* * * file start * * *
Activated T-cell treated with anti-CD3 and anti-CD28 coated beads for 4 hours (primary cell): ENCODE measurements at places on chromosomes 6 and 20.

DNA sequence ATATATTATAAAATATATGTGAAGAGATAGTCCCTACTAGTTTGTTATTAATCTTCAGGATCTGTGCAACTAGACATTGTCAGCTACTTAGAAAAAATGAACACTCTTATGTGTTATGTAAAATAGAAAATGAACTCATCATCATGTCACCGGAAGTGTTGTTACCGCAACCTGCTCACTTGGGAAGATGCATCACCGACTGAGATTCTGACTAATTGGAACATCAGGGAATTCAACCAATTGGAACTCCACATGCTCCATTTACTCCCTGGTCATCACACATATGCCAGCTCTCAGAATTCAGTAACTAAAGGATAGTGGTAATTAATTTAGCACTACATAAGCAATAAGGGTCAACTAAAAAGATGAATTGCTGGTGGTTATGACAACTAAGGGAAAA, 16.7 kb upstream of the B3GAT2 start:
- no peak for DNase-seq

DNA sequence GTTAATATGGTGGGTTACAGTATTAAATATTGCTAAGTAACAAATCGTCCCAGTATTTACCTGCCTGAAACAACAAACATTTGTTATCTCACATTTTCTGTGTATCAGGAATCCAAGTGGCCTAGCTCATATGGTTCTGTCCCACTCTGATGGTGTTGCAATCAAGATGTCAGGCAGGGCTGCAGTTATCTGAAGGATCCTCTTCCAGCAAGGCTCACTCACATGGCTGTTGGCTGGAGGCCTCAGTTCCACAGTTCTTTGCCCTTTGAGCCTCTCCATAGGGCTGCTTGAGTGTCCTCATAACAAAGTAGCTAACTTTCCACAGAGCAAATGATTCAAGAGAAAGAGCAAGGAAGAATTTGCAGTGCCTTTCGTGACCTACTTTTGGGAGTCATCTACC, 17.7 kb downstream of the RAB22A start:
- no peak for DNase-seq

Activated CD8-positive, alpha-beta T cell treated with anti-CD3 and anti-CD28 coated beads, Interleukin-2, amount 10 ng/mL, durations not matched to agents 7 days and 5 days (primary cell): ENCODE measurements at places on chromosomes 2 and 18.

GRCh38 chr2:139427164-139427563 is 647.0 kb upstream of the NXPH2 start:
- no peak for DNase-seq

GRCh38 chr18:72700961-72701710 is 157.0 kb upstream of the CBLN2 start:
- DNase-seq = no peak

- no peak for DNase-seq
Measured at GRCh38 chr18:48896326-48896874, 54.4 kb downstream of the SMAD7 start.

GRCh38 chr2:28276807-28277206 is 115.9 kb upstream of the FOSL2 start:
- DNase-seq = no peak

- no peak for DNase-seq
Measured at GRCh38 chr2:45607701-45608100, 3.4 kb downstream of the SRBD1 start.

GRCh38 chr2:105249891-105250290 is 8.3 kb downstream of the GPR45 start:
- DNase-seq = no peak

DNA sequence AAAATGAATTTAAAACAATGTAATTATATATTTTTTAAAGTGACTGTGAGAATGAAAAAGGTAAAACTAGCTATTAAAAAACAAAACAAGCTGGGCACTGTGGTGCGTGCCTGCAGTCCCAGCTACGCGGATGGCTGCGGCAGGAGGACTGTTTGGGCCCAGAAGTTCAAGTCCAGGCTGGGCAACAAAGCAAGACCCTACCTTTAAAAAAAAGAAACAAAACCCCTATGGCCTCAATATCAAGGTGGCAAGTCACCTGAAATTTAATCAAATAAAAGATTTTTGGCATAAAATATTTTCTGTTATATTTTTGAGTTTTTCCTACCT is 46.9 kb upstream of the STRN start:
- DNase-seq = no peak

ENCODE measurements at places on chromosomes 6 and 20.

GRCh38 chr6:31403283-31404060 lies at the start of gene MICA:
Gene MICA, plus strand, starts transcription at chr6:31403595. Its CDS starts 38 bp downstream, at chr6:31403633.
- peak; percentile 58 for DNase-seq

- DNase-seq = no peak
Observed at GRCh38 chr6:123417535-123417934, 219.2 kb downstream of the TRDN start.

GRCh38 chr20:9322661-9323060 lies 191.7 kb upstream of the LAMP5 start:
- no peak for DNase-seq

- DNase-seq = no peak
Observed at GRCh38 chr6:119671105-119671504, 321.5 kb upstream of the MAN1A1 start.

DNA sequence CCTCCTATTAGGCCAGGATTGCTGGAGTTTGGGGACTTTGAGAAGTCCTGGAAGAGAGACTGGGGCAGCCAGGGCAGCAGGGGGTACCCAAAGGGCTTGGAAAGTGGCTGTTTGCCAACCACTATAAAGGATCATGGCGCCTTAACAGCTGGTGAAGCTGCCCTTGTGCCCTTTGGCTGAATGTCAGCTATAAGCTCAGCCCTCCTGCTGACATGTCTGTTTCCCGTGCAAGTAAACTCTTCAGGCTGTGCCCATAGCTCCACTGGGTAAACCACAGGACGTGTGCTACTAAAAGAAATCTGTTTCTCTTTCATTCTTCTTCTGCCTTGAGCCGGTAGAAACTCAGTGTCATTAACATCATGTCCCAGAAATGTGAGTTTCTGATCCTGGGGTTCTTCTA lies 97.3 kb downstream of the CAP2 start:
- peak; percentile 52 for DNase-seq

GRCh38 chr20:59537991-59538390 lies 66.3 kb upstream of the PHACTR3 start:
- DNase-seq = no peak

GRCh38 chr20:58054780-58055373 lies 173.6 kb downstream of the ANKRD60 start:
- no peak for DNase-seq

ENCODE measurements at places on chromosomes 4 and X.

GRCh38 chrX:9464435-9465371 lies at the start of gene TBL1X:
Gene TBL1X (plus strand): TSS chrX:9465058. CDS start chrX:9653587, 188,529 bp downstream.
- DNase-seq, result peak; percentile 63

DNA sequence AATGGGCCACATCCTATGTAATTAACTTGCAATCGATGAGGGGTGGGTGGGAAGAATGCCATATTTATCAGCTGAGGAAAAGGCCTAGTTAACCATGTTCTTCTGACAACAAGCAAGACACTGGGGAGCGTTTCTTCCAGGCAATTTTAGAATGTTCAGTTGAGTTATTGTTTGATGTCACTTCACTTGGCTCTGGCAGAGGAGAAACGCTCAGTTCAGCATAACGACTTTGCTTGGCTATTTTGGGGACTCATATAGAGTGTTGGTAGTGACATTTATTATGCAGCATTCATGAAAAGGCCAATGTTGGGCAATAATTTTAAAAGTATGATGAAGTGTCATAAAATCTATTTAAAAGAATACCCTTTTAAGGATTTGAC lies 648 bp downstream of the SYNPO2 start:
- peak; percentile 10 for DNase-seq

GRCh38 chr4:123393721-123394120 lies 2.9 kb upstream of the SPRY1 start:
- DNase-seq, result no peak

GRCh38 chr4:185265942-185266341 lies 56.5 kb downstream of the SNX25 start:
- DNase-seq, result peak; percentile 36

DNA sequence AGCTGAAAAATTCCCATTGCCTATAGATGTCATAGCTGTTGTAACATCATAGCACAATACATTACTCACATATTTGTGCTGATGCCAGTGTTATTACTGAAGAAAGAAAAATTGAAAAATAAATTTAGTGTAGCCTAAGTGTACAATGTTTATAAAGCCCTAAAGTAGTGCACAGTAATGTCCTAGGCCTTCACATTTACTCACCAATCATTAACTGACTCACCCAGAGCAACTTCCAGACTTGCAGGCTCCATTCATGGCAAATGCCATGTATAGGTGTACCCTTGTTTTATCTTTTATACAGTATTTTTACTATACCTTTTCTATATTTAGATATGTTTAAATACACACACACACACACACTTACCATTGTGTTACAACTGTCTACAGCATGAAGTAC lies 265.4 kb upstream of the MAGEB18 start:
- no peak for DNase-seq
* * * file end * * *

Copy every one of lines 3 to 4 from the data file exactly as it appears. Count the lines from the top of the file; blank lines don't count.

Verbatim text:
- no peak for DNase-seq

DNA sequence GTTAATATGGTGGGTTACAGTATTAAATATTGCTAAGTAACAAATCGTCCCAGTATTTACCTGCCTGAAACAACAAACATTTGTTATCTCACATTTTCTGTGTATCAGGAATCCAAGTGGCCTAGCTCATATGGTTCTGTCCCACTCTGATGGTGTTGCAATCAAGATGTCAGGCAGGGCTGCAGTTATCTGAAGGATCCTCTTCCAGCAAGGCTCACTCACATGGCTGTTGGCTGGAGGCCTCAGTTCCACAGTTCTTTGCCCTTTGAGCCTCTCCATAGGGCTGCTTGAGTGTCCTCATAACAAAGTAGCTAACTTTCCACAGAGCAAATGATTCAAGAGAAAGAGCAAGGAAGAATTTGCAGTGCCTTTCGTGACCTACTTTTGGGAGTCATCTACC, 17.7 kb downstream of the RAB22A start: